Menu

Pandemic brings in first-time adopters, expands foster network at Young-Williams Animal Center

By Kailyn Lamb, Marketing Content Writer and Editor, PYA

The COVID-19 pandemic caused Young-Williams Animal Center to pause some of its programming, but other areas of the nonprofit flourished.

Chief Executive Officer Janet Testerman said Young-Williams staff took the pandemic as an opportunity to refine training for first-time fosters. The nonprofit shifted the program online. Because more people were home, Testerman said the number of foster dog parents increased substantially.

“People during a crisis, first of all want to step-up and help in some way,” she said. “But with the isolation of people being at home, pets and that human-animal bond, I think that really brought a lot of people comfort.

Fostering is important to Young-Williams’ mission. The goal is to get animals out of the shelter and into forever homes as quickly as possible. While animals are in theircare, Testerman said staff want to provide them with the best quality of life. Fostering allows for the animal to socialize with people in their homes. In 2020, Young-Williams was able to help more than 2,300 cats through its foster care network.

“Having animals in foster care really alleviates a lot of the stress of this experience in the shelter,” she added. “The bigger conversation is how can we expand more foster networks to then be our adoption ambassadors so many of those animals never have to come inside.”

The number of adoptions stayed steady in 2020, and Testerman said more first-time adopters came through the shelter doors.

Intake of animals also was down. In a typical year, Testerman said they take inapproximately 10,000 animals, which is a lot for an area Knox County’s size. Again, because people were home at the time, animals weren’t getting out as often and there were less strays. Testerman also said that if animals were found, people took them home and tried to find the owners of the lost pet.

Young-Williams became a nonprofit in 2012. The organization started as a municipal shelter for the city of Knoxville and Knox County. Citizens of the area decided they wanted to raise the standards of care for local animals and formed a public-private partnership to build Young-Williams’ main facility. In 2007, the public spay/neuter program started, and three years later the Bearden Hill location was opened to help house it.

As the nonprofit grows, Testerman said the shelter will continue to expand its programming to help community members and their pets. Some of those resources include providing pet food and grant opportunities for veterinary care to low-income populations. This has shifted the mindset of people who think they have no other option but to abandon a pet due to financial circumstances.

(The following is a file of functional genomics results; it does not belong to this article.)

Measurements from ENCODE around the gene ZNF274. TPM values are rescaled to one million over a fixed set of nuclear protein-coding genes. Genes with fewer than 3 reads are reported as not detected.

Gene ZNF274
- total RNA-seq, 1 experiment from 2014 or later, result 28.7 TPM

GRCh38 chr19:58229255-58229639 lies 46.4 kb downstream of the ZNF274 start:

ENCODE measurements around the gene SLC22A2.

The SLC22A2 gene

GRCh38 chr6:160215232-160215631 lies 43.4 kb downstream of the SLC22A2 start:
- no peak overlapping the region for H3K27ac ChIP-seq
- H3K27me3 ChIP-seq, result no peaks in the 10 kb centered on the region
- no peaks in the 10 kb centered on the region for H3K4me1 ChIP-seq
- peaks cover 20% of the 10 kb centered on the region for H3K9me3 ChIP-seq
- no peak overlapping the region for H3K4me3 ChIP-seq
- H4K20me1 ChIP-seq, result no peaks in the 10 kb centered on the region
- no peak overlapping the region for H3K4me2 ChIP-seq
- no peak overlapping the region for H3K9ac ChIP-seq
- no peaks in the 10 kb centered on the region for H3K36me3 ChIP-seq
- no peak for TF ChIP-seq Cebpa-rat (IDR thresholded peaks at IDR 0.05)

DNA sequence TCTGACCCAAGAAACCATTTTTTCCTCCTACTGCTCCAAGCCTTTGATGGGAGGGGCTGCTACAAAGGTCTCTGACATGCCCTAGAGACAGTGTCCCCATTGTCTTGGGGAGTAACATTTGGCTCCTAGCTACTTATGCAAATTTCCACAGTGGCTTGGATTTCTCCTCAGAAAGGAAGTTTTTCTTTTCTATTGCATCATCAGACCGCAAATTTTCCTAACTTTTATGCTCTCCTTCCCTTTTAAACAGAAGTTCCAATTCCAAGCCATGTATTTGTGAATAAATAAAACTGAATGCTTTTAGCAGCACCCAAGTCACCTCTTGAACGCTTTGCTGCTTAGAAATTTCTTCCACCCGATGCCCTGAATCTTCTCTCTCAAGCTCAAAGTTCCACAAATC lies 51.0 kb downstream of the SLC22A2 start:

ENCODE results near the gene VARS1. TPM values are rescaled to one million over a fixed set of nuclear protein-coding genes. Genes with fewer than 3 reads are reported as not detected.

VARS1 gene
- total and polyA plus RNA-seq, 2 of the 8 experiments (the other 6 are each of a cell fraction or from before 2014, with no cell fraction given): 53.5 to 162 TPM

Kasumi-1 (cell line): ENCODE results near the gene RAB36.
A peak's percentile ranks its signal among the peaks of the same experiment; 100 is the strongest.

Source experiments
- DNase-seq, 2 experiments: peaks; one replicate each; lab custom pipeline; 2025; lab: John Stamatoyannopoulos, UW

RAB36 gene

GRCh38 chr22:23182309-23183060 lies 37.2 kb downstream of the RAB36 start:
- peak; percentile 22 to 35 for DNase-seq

“For many, many years, we taught this community that we’re a dumping ground for animals. That you could bring your pet here, you could surrender it no questions asked, for whatever reason,” Testerman said. “We really shifted that many years ago and established our pet resource center because first of all, we know that more than 40% of people that surrender a pet don’t want to.”

Testerman added that Young-Williams offers programming for long-term boarding for people leaving domestic violence situations, in a medical emergency or transitioning housing. The nonprofit also connects people to resources for behavioral pet training.

Although the public spay/neuter program was paused for five weeks because of COVID-19, Testerman said the program makes a large impact on animal homelessness in the area. In February 2021, the nonprofit performed 100,000 surgeries.

Young-Williams also is aiming to provide more education and resources to low-income communities where staff frequently see higher rates of stray or abandoned animals. Some low-income families are eligible for a free spay/neuter surgery. Testerman also said Young-Williams will host free microchip and rabies shot clinics.

One of the most recent expansions made at Young-Williams was the hiring of a pet detective. The reclaim rate for lost cats out of a shelter is less than 3 percent, Testerman said. For dogs, it’s slightly higher at 15 percent. By law, stray animals are held for three days before becoming eligible for adoption.

“Believe it or not Young-Williams, or any shelter for that matter, is not necessarily top of mind when an animal goes missing,” Testerman said.

The new pet detective searches community pages on Facebook and Nextdoor, attempting to reunite people and their pets.

For Testerman, these programs are at the core of Young-Williams’ mission. She hopes to bring more attention to these resources so pets can live happy and healthy lives.

“I feel like we have a really great brand in our community, but people honestly do not know the scope of services that we provide,” she said.

Stay connected with us on Twitter and LinkedIn. Article ideas and other suggestions should be sent to tballard@pyapc.com. Include the name and contact information (phone and email) for follow-up.